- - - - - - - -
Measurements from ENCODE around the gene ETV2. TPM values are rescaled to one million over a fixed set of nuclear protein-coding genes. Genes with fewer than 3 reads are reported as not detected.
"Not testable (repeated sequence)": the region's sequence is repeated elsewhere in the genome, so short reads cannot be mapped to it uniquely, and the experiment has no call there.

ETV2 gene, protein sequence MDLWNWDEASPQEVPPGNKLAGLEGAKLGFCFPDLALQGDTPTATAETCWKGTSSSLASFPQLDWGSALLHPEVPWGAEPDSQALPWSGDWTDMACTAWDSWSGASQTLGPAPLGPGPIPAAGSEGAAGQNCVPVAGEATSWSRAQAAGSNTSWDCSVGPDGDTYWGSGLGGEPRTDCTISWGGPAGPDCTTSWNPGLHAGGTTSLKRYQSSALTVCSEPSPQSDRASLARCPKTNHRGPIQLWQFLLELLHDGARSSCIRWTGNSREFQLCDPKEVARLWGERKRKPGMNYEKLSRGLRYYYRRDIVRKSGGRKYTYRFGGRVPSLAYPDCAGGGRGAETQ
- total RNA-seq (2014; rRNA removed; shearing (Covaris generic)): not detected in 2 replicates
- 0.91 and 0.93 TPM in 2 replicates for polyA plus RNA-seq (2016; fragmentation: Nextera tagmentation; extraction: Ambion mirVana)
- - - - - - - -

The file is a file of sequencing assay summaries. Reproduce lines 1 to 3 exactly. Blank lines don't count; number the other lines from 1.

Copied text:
Measurements from ENCODE around the gene ETV2. TPM values are rescaled to one million over a fixed set of nuclear protein-coding genes. Genes with fewer than 3 reads are reported as not detected.
"Not testable (repeated sequence)": the region's sequence is repeated elsewhere in the genome, so short reads cannot be mapped to it uniquely, and the experiment has no call there.

ETV2 gene, protein sequence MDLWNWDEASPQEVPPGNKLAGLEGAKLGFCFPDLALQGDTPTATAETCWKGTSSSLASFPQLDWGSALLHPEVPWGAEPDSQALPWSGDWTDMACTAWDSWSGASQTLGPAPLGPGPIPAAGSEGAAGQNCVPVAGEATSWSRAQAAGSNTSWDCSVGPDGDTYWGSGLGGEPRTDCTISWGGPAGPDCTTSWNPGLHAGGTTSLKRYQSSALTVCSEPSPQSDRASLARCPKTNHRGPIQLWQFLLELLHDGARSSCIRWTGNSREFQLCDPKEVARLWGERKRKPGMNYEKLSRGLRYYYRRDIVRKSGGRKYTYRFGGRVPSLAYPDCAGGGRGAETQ